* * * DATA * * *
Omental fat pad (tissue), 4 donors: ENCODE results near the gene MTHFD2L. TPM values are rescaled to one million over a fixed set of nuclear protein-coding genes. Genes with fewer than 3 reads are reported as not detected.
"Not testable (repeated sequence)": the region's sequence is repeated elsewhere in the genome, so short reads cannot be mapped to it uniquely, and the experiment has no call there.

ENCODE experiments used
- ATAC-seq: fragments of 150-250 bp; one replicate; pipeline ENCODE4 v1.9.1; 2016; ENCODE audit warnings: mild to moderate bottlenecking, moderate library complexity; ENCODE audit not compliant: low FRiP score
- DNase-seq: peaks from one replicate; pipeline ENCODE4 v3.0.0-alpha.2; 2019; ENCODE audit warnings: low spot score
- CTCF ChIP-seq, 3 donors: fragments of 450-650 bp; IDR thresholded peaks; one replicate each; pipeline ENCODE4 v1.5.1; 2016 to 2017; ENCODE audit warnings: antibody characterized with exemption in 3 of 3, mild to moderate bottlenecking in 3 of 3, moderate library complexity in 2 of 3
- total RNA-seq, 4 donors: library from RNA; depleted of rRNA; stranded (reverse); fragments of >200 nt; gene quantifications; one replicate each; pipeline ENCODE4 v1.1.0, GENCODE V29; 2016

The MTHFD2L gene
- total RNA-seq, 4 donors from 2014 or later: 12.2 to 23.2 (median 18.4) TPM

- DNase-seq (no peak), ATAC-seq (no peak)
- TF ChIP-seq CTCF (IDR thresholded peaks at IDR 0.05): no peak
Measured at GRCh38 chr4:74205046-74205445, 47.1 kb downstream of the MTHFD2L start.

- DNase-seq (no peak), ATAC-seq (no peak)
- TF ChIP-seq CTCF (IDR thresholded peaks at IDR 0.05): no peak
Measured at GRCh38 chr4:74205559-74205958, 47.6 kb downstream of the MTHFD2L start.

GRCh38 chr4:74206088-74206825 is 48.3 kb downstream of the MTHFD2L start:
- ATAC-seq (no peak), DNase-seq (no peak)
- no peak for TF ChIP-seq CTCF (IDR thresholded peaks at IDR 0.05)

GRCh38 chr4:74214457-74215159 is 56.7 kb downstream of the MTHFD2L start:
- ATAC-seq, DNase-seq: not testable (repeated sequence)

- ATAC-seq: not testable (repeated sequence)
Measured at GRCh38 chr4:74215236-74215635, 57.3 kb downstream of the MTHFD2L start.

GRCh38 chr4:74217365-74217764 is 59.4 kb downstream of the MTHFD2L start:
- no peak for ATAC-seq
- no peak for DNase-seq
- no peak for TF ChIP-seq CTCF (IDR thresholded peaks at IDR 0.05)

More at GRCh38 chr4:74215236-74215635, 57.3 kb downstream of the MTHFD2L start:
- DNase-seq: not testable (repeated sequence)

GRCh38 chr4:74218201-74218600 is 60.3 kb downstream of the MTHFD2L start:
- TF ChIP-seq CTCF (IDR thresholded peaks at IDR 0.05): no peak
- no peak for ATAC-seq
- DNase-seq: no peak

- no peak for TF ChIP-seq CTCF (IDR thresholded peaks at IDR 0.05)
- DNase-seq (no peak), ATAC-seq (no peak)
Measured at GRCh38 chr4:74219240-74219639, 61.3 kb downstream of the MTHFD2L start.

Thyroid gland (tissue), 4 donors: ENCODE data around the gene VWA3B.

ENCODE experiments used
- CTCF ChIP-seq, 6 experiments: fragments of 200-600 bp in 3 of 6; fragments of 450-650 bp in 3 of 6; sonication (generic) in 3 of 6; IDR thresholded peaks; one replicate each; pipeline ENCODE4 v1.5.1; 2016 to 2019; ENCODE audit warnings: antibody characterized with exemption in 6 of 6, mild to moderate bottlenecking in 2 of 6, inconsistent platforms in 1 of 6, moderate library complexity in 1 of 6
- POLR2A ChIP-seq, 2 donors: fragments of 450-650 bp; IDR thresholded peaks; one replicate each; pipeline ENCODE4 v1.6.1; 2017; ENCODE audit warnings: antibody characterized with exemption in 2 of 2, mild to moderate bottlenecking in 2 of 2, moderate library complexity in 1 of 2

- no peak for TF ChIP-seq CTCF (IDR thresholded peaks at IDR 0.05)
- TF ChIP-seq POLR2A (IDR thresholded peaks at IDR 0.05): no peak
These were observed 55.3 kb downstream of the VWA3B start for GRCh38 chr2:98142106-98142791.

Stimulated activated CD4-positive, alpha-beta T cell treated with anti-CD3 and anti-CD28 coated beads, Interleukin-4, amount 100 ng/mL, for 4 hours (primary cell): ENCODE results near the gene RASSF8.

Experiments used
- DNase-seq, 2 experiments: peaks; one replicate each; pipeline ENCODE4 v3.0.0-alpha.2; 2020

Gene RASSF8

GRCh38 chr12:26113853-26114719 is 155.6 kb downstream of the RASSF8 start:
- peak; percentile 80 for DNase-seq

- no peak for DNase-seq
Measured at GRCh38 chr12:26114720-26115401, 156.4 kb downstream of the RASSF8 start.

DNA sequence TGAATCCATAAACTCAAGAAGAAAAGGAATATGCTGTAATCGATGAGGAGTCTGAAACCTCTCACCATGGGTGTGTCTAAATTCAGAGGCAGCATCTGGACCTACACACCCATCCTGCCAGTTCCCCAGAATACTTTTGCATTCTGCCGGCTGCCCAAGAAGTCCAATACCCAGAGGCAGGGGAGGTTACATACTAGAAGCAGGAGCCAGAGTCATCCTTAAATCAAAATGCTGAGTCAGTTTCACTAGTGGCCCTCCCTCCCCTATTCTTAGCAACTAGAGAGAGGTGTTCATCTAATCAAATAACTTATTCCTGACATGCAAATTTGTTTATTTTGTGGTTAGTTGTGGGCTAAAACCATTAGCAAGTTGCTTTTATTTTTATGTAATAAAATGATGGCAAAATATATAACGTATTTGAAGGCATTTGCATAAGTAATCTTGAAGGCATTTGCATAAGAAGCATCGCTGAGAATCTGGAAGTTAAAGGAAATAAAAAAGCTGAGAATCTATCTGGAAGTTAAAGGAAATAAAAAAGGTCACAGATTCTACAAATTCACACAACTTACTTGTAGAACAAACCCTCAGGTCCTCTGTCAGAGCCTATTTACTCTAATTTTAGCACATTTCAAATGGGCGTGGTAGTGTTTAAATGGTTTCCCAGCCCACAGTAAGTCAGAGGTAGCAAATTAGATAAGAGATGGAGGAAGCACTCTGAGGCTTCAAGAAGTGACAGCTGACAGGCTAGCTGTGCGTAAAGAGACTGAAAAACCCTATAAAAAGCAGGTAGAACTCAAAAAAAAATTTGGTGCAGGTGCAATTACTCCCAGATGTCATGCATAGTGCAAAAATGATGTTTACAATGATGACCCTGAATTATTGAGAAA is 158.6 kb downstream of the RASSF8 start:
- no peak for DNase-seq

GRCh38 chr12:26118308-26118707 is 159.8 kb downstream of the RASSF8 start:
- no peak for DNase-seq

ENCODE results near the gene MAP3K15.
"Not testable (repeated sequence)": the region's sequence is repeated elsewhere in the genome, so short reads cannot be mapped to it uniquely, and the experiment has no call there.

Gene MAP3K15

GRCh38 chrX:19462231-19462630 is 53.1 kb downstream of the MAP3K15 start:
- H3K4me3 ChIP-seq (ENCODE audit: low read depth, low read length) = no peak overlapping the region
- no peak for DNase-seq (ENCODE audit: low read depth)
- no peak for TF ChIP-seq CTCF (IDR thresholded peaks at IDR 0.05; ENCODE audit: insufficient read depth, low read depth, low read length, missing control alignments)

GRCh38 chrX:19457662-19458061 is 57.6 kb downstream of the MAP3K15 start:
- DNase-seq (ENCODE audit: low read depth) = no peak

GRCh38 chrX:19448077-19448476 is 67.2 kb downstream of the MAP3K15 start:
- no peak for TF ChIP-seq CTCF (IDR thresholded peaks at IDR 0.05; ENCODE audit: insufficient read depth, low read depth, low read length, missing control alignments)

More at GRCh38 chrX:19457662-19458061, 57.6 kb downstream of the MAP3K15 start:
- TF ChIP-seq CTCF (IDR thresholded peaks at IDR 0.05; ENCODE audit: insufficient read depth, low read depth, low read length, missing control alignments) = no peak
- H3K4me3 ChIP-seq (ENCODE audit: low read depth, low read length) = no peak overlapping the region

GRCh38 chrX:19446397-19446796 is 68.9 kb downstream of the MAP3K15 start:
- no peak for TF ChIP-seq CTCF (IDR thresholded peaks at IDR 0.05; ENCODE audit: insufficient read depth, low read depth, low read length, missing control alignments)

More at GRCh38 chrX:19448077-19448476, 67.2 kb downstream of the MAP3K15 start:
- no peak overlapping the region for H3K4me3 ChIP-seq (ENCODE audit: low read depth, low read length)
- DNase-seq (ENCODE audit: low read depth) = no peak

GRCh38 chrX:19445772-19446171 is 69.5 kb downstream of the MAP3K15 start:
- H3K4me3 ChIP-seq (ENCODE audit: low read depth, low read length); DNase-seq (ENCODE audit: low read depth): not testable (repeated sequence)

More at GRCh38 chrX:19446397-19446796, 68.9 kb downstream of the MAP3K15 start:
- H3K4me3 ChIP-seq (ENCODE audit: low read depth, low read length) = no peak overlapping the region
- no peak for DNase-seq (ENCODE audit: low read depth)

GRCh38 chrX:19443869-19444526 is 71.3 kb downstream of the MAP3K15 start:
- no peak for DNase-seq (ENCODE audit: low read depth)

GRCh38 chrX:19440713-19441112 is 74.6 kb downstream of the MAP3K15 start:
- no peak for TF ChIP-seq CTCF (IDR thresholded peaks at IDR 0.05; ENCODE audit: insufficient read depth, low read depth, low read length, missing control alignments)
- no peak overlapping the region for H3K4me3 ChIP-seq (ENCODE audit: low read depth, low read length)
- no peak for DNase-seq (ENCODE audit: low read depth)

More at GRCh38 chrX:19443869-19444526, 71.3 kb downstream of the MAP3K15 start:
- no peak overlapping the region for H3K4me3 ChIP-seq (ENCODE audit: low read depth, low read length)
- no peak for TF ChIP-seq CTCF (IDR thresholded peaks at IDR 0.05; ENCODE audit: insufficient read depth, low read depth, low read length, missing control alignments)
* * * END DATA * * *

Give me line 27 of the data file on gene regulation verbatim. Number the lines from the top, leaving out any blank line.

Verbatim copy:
More at GRCh38 chr4:74215236-74215635, 57.3 kb downstream of the MTHFD2L start: